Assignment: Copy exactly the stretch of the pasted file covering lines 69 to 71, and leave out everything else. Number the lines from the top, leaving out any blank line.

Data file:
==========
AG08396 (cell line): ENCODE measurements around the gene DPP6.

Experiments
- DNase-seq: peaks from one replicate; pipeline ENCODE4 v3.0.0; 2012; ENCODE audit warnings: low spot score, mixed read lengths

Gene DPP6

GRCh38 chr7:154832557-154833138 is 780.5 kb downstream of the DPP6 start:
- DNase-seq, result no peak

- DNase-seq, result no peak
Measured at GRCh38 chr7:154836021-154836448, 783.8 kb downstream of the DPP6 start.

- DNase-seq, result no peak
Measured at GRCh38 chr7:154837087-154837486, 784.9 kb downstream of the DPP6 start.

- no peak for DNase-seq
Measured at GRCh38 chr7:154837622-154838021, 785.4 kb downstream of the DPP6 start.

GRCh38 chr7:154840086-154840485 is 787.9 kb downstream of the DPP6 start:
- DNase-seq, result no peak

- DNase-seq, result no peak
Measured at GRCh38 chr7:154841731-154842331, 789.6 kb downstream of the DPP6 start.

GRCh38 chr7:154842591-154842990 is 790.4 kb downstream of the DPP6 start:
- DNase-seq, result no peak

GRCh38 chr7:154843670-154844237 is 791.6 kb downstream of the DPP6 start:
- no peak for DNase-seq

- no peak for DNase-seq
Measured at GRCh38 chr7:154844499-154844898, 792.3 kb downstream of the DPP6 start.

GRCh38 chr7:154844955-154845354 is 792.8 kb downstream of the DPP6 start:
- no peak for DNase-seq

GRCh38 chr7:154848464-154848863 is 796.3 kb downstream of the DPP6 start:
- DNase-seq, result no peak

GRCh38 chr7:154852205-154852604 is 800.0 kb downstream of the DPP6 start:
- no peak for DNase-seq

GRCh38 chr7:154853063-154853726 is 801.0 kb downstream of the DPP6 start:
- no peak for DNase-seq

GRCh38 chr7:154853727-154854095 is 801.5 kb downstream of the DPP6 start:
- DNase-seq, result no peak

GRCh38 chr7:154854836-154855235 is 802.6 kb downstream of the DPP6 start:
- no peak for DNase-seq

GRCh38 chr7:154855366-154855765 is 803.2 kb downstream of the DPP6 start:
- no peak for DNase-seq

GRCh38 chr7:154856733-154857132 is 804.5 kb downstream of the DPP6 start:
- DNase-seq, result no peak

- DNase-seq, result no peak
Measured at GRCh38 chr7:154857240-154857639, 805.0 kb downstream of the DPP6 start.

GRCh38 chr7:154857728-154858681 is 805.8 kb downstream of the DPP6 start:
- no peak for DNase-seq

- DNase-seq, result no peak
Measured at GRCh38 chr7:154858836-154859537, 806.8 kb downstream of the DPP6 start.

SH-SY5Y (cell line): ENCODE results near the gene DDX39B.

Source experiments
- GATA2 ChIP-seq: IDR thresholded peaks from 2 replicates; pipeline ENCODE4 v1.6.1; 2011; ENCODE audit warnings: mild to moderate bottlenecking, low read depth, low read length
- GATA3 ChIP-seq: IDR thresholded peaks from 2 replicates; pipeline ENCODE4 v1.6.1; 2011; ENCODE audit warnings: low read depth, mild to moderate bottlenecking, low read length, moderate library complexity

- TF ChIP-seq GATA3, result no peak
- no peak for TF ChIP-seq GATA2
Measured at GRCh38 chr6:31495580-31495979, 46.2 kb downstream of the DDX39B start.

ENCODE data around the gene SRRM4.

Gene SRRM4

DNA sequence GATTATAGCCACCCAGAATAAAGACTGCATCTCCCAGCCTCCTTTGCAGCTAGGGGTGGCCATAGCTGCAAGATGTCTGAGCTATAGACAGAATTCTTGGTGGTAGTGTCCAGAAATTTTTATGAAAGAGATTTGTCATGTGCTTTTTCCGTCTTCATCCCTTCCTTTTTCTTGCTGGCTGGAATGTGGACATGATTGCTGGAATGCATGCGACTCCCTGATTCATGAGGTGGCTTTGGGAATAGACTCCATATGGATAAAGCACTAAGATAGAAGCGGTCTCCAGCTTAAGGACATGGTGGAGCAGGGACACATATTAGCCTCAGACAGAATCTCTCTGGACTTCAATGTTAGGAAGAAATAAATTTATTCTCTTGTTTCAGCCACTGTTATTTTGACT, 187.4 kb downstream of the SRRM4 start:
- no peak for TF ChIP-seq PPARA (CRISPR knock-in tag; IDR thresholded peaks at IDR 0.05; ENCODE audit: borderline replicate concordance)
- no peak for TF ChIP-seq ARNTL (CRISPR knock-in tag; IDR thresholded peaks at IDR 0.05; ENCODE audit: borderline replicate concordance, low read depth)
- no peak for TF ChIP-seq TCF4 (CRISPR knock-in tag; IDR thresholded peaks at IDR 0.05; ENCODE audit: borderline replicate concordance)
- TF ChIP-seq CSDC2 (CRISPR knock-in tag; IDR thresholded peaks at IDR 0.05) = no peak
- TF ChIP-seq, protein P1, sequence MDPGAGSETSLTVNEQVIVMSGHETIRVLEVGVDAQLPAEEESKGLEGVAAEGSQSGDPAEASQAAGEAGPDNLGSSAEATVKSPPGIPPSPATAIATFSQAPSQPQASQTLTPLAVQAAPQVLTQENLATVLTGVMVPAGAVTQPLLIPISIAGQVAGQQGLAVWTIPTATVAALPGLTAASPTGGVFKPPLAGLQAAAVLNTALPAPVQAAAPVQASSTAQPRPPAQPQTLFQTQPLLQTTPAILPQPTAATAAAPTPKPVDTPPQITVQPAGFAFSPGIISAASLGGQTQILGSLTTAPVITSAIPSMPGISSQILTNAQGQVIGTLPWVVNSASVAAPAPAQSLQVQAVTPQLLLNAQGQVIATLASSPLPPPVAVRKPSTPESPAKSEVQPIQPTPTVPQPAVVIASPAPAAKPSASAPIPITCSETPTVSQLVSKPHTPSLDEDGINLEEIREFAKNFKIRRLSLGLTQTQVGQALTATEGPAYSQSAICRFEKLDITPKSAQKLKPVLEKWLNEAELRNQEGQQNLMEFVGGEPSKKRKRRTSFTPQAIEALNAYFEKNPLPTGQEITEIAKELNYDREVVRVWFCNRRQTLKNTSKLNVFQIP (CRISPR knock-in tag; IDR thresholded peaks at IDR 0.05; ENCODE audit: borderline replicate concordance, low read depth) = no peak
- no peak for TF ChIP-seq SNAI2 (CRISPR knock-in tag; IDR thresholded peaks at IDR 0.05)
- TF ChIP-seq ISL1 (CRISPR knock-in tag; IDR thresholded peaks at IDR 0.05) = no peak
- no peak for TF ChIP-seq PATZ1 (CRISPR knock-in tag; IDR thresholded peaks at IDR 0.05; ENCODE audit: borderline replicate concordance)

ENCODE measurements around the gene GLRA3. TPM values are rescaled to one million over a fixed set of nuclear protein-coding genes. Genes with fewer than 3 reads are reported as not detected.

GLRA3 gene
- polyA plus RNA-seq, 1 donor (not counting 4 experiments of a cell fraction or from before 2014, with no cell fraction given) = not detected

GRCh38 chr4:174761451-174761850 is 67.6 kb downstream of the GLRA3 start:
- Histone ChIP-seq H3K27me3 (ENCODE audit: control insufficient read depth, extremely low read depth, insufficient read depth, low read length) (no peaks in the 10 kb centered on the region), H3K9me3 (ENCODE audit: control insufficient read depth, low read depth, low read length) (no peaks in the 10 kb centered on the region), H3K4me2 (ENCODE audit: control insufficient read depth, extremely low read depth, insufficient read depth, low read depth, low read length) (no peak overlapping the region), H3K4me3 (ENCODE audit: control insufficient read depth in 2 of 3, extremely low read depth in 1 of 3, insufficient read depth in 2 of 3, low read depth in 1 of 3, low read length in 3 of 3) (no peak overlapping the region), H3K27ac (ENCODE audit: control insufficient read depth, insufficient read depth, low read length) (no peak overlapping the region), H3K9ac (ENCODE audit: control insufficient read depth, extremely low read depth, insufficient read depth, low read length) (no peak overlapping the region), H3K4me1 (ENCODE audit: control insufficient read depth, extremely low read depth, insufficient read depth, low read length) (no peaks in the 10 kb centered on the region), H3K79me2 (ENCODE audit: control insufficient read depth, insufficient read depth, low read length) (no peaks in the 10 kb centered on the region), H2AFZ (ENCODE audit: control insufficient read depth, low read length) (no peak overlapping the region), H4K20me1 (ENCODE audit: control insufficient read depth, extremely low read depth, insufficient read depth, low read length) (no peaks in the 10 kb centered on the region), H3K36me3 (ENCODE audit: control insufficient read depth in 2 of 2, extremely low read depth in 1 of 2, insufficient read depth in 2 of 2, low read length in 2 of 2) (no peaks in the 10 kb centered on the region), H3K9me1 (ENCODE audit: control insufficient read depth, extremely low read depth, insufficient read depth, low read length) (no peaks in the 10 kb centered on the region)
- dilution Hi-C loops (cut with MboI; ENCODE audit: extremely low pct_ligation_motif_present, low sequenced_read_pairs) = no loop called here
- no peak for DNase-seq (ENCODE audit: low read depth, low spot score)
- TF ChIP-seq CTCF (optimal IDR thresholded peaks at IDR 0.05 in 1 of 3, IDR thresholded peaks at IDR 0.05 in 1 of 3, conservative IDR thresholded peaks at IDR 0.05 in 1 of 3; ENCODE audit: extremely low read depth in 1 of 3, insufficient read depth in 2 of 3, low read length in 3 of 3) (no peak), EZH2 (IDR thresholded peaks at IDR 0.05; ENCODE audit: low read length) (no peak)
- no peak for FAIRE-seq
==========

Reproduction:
- no peak for DNase-seq (ENCODE audit: low read depth, low spot score)
- TF ChIP-seq CTCF (optimal IDR thresholded peaks at IDR 0.05 in 1 of 3, IDR thresholded peaks at IDR 0.05 in 1 of 3, conservative IDR thresholded peaks at IDR 0.05 in 1 of 3; ENCODE audit: extremely low read depth in 1 of 3, insufficient read depth in 2 of 3, low read length in 3 of 3) (no peak), EZH2 (IDR thresholded peaks at IDR 0.05; ENCODE audit: low read length) (no peak)
- no peak for FAIRE-seq